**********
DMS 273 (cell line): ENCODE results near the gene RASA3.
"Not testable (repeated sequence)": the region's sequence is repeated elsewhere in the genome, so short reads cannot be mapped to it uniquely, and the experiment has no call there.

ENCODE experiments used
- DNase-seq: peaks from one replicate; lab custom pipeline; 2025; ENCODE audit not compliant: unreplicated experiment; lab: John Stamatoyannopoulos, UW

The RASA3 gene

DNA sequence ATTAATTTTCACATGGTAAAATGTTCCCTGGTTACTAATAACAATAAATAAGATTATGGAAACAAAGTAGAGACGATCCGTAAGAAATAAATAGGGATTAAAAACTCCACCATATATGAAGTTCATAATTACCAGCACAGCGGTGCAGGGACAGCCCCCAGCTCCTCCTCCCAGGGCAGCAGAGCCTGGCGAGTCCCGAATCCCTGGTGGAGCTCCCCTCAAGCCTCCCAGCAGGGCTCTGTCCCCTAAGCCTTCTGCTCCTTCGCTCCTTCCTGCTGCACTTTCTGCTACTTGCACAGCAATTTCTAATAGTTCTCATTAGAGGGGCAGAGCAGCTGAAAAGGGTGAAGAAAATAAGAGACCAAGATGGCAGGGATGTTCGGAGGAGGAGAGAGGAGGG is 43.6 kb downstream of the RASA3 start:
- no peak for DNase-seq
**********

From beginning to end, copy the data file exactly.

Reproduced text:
DMS 273 (cell line): ENCODE results near the gene RASA3.
"Not testable (repeated sequence)": the region's sequence is repeated elsewhere in the genome, so short reads cannot be mapped to it uniquely, and the experiment has no call there.

ENCODE experiments used
- DNase-seq: peaks from one replicate; lab custom pipeline; 2025; ENCODE audit not compliant: unreplicated experiment; lab: John Stamatoyannopoulos, UW

The RASA3 gene

DNA sequence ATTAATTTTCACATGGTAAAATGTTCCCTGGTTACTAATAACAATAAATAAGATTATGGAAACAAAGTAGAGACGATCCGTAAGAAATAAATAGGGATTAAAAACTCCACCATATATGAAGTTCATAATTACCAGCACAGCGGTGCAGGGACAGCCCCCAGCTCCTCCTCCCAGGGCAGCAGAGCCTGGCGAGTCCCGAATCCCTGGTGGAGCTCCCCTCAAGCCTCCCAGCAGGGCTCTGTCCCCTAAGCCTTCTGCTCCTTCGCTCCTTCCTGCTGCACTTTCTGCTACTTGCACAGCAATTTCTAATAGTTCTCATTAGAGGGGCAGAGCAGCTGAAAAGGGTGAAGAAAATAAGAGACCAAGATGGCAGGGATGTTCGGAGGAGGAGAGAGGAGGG is 43.6 kb downstream of the RASA3 start:
- no peak for DNase-seq